Guillaume Daeppen gallery is a prominent urban art space located in one of the important European art centers, the city of Basel, Switzerland. This March, the Gallery is putting on a new show by a street art samurai STeW, featuring his witty imagery predominantly influenced by Japanese prints of Ukiyo-E school. This will be the exhibiting solo debut for STeW, where he will construct a wall installation in situ and showcase about 15 paintings from his latest body of work. The show opens on Saturday, March 1 at 6pm, and it will run for over a month, till April 12, 2014.
The central hero of STeW graffiti is the iconic samurai. Dressed in traditional kimono, he fights for the freedom of expression using street art weaponry, from rollers, to hats, STeW logo and other utensils of aerosol vigilantes. His samurai are all depicted emulating historic two-dimensional drawing, in black and white, with occasional bursts of color highlighting the facial expression. The warriors are not the sole reminder on the Japanese printmaking culture of Edo period, as we encounter fish, tsunami waves, cranes and other emblematic representations of the style. It appears as if STeW is depicting himself and his peers as contemporary samurai, acting on the streets, fighting for a good cause - being the freedom of expression and freedom in art. He employs an adapted version of contemporary Japonism, and exhibits a lot of imagination and spirit in doing so. Fusion of the Asian imagery with European references, as skulls and numerous modern elements, make his art unique and accessible to a wide range of like-minded urban art aficionados and practitioners.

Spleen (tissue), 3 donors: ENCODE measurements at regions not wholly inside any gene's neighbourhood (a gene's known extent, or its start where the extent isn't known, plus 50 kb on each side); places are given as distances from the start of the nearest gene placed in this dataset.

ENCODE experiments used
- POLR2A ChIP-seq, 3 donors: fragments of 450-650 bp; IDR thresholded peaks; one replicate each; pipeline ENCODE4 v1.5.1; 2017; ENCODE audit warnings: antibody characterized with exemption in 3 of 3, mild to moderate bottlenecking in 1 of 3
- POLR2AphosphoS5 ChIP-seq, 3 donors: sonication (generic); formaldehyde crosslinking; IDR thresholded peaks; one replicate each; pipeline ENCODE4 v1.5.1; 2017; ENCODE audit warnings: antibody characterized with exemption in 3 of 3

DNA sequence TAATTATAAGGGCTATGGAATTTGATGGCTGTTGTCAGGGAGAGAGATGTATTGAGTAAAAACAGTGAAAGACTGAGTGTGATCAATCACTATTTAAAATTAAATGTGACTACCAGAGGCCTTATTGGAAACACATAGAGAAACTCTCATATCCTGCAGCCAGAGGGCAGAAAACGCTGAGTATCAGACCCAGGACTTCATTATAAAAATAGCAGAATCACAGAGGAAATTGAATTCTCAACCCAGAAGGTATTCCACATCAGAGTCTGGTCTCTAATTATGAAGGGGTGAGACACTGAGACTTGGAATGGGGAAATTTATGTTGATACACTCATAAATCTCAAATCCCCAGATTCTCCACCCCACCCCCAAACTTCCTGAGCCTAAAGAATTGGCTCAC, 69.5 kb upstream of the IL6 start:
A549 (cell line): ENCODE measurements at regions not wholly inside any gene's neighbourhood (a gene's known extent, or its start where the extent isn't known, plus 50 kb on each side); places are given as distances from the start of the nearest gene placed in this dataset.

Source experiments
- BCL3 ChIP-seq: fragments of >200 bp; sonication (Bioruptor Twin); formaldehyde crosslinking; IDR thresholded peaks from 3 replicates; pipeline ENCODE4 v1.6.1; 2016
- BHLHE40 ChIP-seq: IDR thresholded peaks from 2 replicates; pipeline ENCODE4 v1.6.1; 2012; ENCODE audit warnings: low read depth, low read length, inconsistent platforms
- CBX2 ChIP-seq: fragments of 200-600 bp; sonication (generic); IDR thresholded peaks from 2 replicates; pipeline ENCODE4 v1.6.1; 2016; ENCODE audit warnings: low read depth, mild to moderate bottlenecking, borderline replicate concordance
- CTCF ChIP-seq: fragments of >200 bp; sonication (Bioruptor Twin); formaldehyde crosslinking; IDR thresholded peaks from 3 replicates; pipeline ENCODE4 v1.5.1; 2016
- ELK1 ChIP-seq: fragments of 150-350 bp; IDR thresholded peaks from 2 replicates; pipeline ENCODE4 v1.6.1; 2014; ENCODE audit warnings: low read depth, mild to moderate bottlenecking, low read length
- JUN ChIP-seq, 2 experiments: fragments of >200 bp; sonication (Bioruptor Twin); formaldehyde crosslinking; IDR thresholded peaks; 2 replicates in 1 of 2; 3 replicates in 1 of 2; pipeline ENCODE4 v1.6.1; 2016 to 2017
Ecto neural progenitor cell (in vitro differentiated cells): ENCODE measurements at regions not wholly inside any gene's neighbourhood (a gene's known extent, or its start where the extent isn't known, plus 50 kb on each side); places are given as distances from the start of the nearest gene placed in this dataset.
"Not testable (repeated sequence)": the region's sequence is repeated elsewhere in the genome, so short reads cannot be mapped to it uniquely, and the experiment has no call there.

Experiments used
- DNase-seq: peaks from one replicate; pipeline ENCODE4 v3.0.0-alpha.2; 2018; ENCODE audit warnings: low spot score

STeW was born in 1978 in France, and at the age of four he already started writing some baby-home graffiti, which was not welcomed by his parents. He would not stop though, and he continued embellishing his notebooks, school supplies, until later when he transferred his work onto walls, and afterwards on to trains. In 1996, a whole world opened when he discovered spray paint, but this was not taken kindly by the authorities. He was compelled to escape France, because a label of a dissident was attached to him, and so he went to Brussels where he studied Art and Design. Today, he still continues to depict his street samurai in the city of Vitry, France, where lives and works.
Guillaume Daeppen is the founder and the curator of the prime urban art gallery in Basel. Since 2006, the space has been focused on young artists and new media. The 2009 exhibition titled BORN TO BE PUNK marked a point in the gallery direction, determining it as the urban art hub, dedicated to exploring new concepts and relations between art, fashion, illustration, design, music, photography and digital world. Having a particular view on what urban art is, Guillaume Daeppen does not limit his exhibitions to one direction, but includes street art, studio work of street artists and all the creatives who employ the subject matter related to contemporary urban culture and current political questions.